In 2005 the Washington Legislature enacted House Bill 1542 that would have established, for the first time, limited state funding for public defense programs that complied with the standards. Currently it is up to counties to fund public defenders for felony defendants who can’t afford their own attorney. However, the legislature failed to approve the funding, leaving the counties on their own in funding public defense and deciding whether to comply with, or even adopt, the standards. The ACLU will continue to work in the 2006 session to gain full state funding of House Bill 1542 to provide public defense money to counties throughout the state that pledge to comply with the Washington State Bar Association’s standards.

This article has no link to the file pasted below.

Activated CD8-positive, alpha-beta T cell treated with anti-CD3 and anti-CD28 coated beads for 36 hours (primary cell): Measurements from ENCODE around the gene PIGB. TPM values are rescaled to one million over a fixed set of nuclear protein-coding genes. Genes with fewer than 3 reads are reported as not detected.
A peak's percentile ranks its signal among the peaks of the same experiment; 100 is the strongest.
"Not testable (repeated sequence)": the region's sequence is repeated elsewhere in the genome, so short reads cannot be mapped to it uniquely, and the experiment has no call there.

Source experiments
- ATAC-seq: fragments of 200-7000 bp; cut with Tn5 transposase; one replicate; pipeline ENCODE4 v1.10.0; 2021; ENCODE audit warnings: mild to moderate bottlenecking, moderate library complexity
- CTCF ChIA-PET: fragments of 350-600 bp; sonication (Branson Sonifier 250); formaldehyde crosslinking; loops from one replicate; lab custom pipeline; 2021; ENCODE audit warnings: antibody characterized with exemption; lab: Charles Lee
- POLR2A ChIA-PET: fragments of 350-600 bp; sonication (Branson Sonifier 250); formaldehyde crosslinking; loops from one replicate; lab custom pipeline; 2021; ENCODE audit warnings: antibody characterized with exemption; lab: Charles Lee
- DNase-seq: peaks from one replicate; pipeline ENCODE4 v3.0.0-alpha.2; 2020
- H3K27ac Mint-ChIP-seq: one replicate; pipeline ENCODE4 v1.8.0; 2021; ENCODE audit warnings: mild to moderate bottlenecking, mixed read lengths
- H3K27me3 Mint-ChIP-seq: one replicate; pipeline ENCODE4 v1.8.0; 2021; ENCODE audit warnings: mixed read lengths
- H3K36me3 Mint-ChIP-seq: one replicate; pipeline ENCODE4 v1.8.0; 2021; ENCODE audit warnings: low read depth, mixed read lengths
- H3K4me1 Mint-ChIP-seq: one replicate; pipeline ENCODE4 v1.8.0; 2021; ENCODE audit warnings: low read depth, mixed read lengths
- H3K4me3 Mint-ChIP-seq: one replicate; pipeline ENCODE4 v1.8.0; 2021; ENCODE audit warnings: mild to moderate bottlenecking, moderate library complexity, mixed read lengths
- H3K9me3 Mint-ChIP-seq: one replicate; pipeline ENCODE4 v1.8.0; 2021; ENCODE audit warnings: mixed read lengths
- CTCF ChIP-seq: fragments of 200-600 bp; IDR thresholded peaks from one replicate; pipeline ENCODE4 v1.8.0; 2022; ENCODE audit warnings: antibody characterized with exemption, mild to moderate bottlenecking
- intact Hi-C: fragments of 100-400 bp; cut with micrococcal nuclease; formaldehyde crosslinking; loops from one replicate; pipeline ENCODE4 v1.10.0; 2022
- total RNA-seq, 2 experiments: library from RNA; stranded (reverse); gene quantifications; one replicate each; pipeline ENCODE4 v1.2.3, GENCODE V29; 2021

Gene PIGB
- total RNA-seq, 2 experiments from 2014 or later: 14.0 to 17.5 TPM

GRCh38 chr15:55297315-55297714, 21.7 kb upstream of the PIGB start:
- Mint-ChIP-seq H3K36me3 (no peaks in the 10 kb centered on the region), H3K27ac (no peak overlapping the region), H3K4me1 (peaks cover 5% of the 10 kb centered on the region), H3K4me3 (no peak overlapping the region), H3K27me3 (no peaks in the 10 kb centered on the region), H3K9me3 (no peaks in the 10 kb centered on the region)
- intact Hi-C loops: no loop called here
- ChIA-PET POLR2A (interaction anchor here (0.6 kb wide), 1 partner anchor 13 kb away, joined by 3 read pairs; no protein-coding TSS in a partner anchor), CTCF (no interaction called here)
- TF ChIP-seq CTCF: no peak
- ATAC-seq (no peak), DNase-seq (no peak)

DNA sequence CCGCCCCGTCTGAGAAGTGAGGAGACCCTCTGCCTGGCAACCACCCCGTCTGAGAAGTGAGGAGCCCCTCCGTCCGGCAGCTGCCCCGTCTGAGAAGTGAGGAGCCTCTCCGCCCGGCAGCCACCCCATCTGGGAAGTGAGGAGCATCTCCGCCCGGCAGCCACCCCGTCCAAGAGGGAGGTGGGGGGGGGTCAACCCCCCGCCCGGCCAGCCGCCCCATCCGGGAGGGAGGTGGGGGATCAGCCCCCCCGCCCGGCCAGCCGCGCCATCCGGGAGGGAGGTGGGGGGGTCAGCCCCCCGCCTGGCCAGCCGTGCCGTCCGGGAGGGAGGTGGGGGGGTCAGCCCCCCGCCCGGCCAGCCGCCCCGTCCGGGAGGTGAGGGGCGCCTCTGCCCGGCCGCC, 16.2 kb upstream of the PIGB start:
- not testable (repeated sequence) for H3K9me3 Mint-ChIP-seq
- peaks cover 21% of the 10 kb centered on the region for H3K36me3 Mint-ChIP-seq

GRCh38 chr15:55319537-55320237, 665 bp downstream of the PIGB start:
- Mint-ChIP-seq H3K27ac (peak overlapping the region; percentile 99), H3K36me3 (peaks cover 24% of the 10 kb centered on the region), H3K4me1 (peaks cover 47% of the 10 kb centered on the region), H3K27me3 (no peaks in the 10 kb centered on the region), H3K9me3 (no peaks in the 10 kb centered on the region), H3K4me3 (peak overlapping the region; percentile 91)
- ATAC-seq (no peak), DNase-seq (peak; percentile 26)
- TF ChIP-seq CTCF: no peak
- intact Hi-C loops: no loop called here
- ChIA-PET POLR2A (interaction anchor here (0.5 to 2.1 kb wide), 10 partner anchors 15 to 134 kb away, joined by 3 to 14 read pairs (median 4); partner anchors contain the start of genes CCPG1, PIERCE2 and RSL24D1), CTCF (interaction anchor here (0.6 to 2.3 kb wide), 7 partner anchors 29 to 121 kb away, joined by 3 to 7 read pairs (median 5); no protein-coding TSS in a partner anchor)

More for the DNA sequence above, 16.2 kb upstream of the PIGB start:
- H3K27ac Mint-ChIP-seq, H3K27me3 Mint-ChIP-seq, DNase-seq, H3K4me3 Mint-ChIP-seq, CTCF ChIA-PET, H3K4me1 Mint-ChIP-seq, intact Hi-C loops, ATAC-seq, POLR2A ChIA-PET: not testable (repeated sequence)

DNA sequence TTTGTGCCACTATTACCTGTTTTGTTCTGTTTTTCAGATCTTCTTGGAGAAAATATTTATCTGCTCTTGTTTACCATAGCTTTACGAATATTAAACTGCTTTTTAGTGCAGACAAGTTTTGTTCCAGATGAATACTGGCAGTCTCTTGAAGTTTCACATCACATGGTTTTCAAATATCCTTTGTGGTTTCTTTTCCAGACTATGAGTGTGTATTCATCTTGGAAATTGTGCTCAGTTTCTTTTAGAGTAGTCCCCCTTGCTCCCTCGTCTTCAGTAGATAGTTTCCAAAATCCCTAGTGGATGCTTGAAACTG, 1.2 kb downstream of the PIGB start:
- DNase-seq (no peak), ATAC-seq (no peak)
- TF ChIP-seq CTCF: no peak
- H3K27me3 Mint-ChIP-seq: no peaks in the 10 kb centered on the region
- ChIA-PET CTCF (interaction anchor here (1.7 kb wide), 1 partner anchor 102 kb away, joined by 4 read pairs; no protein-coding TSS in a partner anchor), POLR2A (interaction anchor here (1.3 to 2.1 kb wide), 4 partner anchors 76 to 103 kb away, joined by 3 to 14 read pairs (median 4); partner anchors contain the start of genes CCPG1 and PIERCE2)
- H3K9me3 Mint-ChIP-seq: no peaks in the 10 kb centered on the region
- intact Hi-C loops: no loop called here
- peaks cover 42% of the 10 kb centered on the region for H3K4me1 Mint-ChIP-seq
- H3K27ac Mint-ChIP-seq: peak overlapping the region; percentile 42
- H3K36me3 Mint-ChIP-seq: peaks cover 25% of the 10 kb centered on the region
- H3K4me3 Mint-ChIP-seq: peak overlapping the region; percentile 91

“It is a miscarriage of justice when people in Washington who are indigent and accused of a crime are deprived of effective representation,” said Joachim Morrison, staff attorney at Columbia Legal Services. “The lack of standards and accountability means that accused people in some counties may not receive a fair trial. Poor people in our justice system should not have to fear that their constitutional rights may be violated.”

The ACLU and Columbia Legal Services filed the lawsuit in April 2004 on behalf of Jeffrey Best, Daniel Campos and Gary Dale Hutt. The three were charged with felony offenses and alleged that Grant County’s public defense system didn’t provide indigent felony defendants with effective assistance of counsel. The lawsuit also included a taxpayer plaintiff, Greg Hansen, who sought to ensure that the county provide constitutionally adequate defense to indigent persons and to use public funds wisely. The court granted the plaintiffs class-action status in August 2004.